VIENNA - Correct diagnosis of osteoporosis is fundamental to identifying patients who require treatment and are at risk of complications. Dual-energy x-ray absorptiometry (DEXA) continues to prove itself as the heavyweight tool for both diagnosis and follow-up, European Congress of Radiology (ECR) delegates heard at yesterday's scientific session on osteoporosis and bone marrow.
Bone loss and fragility are an increasing issue after bariatric surgery, and radiologists have a key role to play. An Italian study presented on Thursday aimed to investigate the impact of bariatric treatment on body composition and bone metabolism over a period of 24 months following surgery and to determine the role of DEXA in the management of obesity.
"Results showed that body composition and bone metabolism are significantly modified after bariatric surgery, and that BMI (bone mass index) does not accurately reflect the real outcome of treatment. DEXA is useful for both bone and body composition assessments and should be considered in the clinical follow-up after bariatric surgery to help and guide clinicians in the management of patients," said Dr. Dani Diano, radiologist at Bologna University Hospital.
Session moderator Prof. Judith Adams, professor of diagnostic radiology at Manchester Royal Infirmary, U.K., pointed out that such studies were of great interest, given the rising incidence of obesity and its treatment by bariatric surgery, and the fact that DEXA was an excellent way to study the state of body composition and bone. However, some technical issues must be addressed. For instance, DEXA makes assumptions about body composition next to the bone. When there is weight gain or loss and there are changes in the muscle fat relationship, this will artificially affect bone mineral density (BMD).
"Whenever we look at weight change, we need to do some multivariate analysis, to see how much the weight change is contributing to the apparent change in BMD. In other words, we need a statistical way to look at the contribution of that artifact in the study. The amount of bone change might not be as big as was shown," she noted.
Maximum weight that DEXA tables could take was another factor to consider, said co-moderator Dr. Marianna Vlychou, assistant professor of radiology, University Hospital of Thessalia, Larissa, Greece.
"Tables usually take a maximum weight of 150 kilos, which means that some very obese patients will be precluded from current studies," she commented. "Manufacturers are now making MR, CT, and DEXA tables that take more weight as a reflection of increasing body sizes."
Another issue to be addressed is the impact of exercise on bone loss.
"There might be interaction between body composition, BMD, exercise, and weight loss. When people lose weight, they may lose bone as well. Whether they can prevent this sufficiently with exercise is a point that needs to be explored," she said.
At the same session, Turkish radiologists revealed the latest results on MRI studies of osteoporosis. Their purpose was to assess the value of fat fraction (FF) and T2* for the investigation of bone mineralization level using a new MR technique (iterative decomposition of water and fat with echo asymmetry and least squares estimation quantification; T2*-IDEAL) in perimenopausal women.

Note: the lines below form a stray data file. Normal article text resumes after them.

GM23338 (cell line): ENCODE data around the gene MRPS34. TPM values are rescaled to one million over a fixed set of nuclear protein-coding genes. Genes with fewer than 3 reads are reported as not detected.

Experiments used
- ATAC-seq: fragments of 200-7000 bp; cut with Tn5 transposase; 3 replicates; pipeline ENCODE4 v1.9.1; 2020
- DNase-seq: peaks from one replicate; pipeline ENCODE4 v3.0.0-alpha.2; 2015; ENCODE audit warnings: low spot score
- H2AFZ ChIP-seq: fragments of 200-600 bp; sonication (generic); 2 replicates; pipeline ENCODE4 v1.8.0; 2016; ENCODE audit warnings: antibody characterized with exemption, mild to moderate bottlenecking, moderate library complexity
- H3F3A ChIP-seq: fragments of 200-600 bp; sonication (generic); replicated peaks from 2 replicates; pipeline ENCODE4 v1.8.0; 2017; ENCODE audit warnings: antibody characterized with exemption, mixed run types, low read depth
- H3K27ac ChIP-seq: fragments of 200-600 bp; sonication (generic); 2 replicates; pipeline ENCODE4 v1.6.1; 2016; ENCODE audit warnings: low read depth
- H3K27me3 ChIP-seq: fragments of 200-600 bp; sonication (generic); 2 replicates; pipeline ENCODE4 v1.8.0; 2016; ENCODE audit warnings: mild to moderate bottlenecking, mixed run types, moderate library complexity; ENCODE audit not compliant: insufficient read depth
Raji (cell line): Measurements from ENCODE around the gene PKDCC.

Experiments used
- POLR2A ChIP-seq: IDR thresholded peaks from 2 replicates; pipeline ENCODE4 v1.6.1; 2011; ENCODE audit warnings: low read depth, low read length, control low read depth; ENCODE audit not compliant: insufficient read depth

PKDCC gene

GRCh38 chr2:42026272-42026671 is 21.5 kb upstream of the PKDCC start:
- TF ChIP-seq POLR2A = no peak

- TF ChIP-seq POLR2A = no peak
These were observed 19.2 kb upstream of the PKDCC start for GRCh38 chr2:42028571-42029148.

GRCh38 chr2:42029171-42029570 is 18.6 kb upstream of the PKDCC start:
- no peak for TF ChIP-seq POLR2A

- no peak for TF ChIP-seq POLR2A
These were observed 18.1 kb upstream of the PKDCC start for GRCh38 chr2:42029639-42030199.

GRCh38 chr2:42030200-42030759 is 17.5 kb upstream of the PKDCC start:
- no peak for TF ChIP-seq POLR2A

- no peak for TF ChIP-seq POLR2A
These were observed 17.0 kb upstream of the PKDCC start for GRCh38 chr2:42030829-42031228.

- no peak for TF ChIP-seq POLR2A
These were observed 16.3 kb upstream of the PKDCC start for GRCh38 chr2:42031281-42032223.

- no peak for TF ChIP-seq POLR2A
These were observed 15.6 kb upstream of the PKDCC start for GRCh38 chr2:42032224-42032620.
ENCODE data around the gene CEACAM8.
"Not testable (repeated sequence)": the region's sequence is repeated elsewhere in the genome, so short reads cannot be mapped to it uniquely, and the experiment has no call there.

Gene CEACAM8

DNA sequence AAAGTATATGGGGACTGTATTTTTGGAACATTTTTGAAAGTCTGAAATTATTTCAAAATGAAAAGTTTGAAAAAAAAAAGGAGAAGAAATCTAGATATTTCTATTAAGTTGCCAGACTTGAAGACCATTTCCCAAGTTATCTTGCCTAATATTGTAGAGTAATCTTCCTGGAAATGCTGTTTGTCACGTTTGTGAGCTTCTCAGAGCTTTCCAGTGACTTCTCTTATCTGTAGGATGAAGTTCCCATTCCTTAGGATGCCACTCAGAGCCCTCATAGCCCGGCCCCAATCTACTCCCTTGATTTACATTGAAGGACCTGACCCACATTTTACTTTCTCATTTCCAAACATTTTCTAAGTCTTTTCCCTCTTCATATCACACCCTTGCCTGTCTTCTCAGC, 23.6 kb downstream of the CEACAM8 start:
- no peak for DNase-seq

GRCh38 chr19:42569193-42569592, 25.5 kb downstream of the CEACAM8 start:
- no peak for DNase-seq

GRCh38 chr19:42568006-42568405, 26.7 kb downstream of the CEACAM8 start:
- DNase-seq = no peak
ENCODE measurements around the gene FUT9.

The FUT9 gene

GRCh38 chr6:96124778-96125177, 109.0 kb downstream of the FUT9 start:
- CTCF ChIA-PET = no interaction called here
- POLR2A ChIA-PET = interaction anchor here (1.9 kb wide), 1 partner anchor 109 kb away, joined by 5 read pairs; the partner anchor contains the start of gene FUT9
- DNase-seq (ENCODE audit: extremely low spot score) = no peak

In simple terms, bone loss is replaced by marrow fat. An ordinary MR in the osteoporotic spine would have a higher signal on the fat-sensitive sequences than conventional ones to provide an idea of osteoporosis presence. Researchers attempted to correlate fat and the percentage of fat in the bone marrow and determine if this is an indicator of osteoporosis.
"FF is a reliable technique for the investigation of vertebral FF and has a high sensitivity and specificity in predicting presence of reduced bone mineralization," said Dr. Bilge Ergen, radiologist at Hacettepe University Faculty of Medicine, Ankara. "However, the study showed that T2* is not particularly helpful for the determination of bone mineralization level."
Sophisticated techniques such as high-resolution CT and high-resolution MR are being increasingly used to study osteoporosis, although many of them remain problematic. Not all departments have the facilities, particularly for trabecular bone studies. So far, such studies look set to be indicators of what disease and treatment is doing to the bone, and yesterday's session constituted a valuable benchmark of where research into osteoporosis is heading.
"Rather than having an impact on clinical diagnosis in daily practice, such studies will improve our understanding of the effect of disease and treatment on bone," Adams said.
Issues to overcome are reproducibility and precision of measurements. The amount of fat in the vertebra and its relation to bone marrow density is not yet clear, added Vlychou.
All these techniques are competing against widely available DEXA, which boasts hardly any radiation dose and automatic analysis, is quick to acquire, and has good reproducibility and plentiful fracture data.
"The limitations of DEXA drive the more sophisticated methods to look in more detail at bone, but in clinical practice DEXA will be a difficult technique to supersede. The other techniques will augment it rather than replace it," Adams told ECR Today.
Originally published in ECR Today March 2, 2012.
Copyright © 2012 European Society of Radiology